A link to Indian History and the Rise of the Marathas Kingdom. The war between the Marathas and the Mughal Sultans was called the War of 27 Years.

external image Sprit_of_%2776.2.jpeg

B. American colonial subjects led a series of rebellions, which facilitated the emergence of independent states in the United States, Haiti, and mainland Latin America. French subjects rebelled their monarchy. [Required examples of rebellions: American Revolution, French Revolution, Haitian Revolution, Latin American independence movements]

The image to the right, originally entitled Yankee Doodle, is one of several versions of a scene painted by A.M. Willard in the late nineteenth century that came to be known as The Spirit of '76.

Toussaint O'Loverture, 1805
Toussaint O'Loverture, 1805

- There were several revolutions that were directly influenced by the French Enlightenment ideals:
  • American Revolution (1775-83),
  • French Revolution (1789-199)
  • Haitian Revolution (1791-1804),
  • Several Latin American movements (1810-28).

rotating gif.gif

Multimedia.pngJohn Green Crash Course videos-

C. Slave resistance challenged existing in the Americas. [Teach one illustrative example of slave resistance, either the one that follows or an example of your choice: The establishment of Maroon societies]

Maroon societies were groups of rebel slaves in South, Central, and even parts of North America. They were the antithesis of slavery.

D. Increasing questions about political authority and growing nationalism contributed to anti-colonial movements. [Teach one illustrative example of anticolonial movements, either from the list below or an example of your choice: The Indian Revolt of 1857, The Boxer Rebellion]

-The Indian Revolt of 1857 started as a mutiny of sepoys from the East India Company Army and escalated into a full scale civilian rebellion. It has also been known as India's First War of Independence.
-The Boxer Rebellion was a peasant rebellion that tried to ride China of all foreigners.
-For background on the Boxer Rebellion, see World History II.13

E. Some of the rebellions were influenced by religious ideas and millenarianism.

[Teach one illustrative example of such rebellions, either from the list that follows or an example of your choice: The Taiping Rebellion, The Ghost Dance, The Xhosa Cattle-Killing Movement]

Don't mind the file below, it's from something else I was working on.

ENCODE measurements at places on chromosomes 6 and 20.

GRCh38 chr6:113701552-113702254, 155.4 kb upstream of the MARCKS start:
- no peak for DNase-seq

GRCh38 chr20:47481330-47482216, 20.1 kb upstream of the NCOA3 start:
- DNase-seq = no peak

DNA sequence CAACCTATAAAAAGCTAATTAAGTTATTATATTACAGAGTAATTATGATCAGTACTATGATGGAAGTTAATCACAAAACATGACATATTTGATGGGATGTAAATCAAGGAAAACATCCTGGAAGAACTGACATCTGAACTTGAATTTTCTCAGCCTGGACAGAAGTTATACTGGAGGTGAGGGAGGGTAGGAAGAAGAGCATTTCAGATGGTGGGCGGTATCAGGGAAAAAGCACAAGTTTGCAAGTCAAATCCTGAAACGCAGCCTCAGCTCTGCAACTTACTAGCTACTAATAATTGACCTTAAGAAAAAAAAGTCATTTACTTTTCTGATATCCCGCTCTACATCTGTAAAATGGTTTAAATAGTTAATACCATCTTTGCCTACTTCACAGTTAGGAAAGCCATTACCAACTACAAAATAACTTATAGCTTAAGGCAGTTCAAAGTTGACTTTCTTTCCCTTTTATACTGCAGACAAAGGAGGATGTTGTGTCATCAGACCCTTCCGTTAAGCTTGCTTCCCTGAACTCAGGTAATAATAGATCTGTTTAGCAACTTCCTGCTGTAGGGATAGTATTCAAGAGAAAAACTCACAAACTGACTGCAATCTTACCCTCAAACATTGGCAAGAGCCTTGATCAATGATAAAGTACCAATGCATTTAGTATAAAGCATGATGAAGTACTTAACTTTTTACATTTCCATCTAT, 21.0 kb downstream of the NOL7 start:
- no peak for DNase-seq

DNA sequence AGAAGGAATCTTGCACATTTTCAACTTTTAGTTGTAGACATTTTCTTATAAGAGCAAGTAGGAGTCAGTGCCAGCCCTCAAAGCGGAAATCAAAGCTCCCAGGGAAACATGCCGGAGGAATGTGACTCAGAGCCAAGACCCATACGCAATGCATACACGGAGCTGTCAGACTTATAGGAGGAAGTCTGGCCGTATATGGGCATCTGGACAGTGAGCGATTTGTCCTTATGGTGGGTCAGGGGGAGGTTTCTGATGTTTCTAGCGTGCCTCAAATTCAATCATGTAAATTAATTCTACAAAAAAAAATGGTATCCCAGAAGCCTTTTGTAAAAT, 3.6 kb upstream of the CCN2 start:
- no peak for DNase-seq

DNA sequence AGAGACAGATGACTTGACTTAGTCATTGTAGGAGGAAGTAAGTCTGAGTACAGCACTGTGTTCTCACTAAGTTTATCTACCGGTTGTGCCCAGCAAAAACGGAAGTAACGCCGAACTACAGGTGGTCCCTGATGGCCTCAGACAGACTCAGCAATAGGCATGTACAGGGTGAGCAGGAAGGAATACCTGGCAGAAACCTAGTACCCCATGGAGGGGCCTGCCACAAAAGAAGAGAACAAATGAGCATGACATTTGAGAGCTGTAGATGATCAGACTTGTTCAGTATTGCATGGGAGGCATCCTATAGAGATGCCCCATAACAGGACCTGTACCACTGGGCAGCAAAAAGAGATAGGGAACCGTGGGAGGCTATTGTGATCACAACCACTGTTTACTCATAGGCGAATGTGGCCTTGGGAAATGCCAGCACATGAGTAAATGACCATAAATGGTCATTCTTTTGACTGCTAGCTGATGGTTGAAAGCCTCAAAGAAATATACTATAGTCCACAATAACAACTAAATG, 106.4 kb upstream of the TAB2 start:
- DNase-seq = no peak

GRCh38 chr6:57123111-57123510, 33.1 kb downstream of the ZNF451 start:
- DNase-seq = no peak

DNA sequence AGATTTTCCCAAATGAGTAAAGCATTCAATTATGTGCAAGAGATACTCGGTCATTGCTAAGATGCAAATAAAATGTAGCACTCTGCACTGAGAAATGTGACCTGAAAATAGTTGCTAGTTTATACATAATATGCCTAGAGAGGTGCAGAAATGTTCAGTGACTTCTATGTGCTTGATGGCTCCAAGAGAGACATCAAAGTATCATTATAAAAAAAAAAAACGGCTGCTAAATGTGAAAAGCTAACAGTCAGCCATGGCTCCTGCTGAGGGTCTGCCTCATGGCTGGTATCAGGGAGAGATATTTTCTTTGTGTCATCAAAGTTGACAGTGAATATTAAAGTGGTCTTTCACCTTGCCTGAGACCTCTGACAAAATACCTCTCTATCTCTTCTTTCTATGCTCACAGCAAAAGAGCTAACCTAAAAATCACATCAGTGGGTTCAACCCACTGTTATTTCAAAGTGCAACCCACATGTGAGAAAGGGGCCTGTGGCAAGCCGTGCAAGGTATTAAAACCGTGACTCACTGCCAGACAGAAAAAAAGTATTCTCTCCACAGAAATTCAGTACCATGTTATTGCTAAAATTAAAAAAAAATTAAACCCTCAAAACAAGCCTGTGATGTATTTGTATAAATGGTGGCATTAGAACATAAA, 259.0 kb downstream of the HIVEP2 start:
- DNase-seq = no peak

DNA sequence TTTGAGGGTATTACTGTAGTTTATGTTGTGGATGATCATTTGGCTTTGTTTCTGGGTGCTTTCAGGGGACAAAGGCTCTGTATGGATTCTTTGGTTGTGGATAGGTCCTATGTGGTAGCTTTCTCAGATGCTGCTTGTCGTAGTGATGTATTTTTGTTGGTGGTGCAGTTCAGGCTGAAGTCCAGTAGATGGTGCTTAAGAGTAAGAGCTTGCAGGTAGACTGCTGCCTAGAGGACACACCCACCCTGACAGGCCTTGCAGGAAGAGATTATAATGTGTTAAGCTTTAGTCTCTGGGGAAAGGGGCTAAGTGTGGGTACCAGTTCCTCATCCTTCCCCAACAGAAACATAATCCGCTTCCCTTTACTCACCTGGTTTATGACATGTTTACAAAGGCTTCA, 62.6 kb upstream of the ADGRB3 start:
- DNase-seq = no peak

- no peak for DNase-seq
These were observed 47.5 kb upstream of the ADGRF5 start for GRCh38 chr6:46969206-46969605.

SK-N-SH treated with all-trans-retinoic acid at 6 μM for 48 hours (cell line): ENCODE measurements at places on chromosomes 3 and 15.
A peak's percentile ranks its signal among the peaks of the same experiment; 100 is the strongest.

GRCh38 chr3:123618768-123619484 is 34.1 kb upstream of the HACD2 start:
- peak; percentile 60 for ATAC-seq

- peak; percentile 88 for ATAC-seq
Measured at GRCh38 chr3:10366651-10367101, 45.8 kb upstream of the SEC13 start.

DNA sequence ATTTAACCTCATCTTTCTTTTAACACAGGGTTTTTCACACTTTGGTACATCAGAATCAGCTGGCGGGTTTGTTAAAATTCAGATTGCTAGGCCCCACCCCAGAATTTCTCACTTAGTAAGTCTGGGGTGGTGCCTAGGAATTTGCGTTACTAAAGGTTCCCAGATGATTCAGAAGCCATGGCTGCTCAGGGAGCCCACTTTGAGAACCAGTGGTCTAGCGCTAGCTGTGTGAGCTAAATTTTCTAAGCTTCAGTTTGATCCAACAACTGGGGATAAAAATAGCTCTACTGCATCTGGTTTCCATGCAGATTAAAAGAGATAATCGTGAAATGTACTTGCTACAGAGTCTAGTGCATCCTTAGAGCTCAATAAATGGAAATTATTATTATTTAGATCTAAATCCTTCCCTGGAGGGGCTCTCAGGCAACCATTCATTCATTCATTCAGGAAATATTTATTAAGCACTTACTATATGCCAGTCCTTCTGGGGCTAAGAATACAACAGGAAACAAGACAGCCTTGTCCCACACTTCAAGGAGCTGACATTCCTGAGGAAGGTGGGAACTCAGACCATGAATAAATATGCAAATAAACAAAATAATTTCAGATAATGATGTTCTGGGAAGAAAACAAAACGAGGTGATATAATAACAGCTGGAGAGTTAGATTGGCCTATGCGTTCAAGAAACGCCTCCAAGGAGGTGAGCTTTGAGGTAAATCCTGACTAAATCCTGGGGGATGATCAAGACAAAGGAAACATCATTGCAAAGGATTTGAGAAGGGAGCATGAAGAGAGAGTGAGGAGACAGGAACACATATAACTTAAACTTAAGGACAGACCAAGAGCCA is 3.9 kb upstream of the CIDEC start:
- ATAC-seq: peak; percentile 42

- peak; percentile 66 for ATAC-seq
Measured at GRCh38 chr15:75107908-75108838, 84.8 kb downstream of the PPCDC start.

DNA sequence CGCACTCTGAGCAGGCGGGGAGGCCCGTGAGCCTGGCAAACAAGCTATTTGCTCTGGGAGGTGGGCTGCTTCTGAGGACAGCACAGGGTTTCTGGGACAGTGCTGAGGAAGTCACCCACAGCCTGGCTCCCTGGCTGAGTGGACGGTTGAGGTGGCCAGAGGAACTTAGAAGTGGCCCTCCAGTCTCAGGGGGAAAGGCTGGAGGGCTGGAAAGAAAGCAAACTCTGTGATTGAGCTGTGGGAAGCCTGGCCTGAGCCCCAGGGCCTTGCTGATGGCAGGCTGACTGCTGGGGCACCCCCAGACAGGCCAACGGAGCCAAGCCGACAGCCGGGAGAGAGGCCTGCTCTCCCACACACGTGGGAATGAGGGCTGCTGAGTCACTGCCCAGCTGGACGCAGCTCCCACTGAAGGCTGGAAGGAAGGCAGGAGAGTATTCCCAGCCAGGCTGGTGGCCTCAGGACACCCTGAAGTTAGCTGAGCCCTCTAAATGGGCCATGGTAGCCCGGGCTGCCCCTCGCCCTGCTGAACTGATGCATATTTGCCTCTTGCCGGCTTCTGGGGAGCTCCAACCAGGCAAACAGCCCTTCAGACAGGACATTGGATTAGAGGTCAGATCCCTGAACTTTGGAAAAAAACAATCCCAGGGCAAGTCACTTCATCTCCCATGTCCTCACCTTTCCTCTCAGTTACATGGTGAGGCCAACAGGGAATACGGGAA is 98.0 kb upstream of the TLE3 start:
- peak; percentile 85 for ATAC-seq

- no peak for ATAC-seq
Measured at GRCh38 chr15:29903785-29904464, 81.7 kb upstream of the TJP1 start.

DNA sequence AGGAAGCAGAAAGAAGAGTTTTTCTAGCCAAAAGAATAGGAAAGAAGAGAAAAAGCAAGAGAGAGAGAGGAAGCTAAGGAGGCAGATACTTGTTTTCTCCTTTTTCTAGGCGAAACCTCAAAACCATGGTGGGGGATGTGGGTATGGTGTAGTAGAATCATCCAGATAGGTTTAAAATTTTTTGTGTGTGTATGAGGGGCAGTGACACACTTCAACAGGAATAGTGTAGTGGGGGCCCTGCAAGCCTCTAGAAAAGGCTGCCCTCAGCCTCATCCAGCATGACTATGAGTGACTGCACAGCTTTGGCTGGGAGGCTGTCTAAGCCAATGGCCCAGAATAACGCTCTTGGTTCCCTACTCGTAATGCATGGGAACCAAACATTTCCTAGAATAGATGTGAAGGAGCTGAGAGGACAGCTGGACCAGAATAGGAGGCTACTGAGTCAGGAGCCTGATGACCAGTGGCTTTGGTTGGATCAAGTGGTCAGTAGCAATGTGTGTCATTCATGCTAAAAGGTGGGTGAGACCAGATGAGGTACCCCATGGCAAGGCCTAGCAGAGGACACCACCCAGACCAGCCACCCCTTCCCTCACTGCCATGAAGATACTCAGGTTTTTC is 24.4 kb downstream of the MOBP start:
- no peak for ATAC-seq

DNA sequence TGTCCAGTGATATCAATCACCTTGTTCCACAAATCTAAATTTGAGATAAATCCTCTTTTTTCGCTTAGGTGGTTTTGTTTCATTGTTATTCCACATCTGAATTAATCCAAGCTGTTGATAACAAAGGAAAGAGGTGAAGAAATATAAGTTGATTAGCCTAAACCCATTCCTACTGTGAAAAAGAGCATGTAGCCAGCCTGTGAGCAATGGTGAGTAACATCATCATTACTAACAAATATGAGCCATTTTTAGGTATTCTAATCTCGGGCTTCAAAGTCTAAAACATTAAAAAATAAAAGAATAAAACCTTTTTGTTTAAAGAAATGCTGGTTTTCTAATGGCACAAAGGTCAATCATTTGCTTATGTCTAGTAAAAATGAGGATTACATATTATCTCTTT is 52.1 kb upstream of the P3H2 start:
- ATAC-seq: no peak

-Ghost Dance
-Xhosa Cattle Killing Movement
-For information on the Taiping Rebellion, see Key Concept 6.2 in the AP World History standards.

F. Responses to increasingly frequent rebellions led to reforms in imperial policies.

[Teach one illustrative example of reforms, either from the list that follows or an example of your choice: The Tanzimat movement, The Self-Strengthening Movement]

-The Tanzimat movement was a series of Ottoman Reforms that were heavily influenced by European ideas.
-The Self-Strengthening Movement was an effort to introduce and use Western technologies in China

IV. The global spread of European political and social thought and the increasing number of rebellions stimulated new transnational ideologies and solidarity.

- When successful, Revolutions usually lead to republican government, founded with the intent of introducing representative, constitutional governments. Often these benefited the white, male, middle class citizens, but in some cases there was emphasis placed on the abolition of slavery. Others placed weight on worker's rights or separation of church and state.

Nationalism and imperialism promoted competition between European states which steered Europe towards war in the beginning of the 20th century.

A. Discontent with monarchist and imperial rule encouraged the development of political ideologies, including liberalism, socialism, and communism.

-Definition of liberalism
-The key concepts of equality and communal ownership of property were integral to the emergence of socialism.
-Emergence of communism

B. Demands for women's suffrage and an emergent feminism challenged political and gender hierarchies.

Mary Wollstonecraft
Mary Wollstonecraft

[Teach one illustrative example of such demands, either from the list that follows or an example of your choice: Mary Wollstonecraft's A Vindication of the Rights of Woman, Olympe de Gouges's "Declaration of the Rights of Women and the Female Citizen", The resolutions passed at the Seneca Falls Conference in 1848]

rotating gif.gifFor information on women's rights:

Female_Rose.png A Vindication of the Rights of Women, Mary Wollstonecraft (1792).

external image Red_apple.jpgClick here for a side-by-side comparison of the Declaration of the Rights of Man and Citizen and the Declaration of the Rights of Woman and the Female Citizen from University of California Fullerton.
womens history.jpgResolutions of the Seneca Falls Convention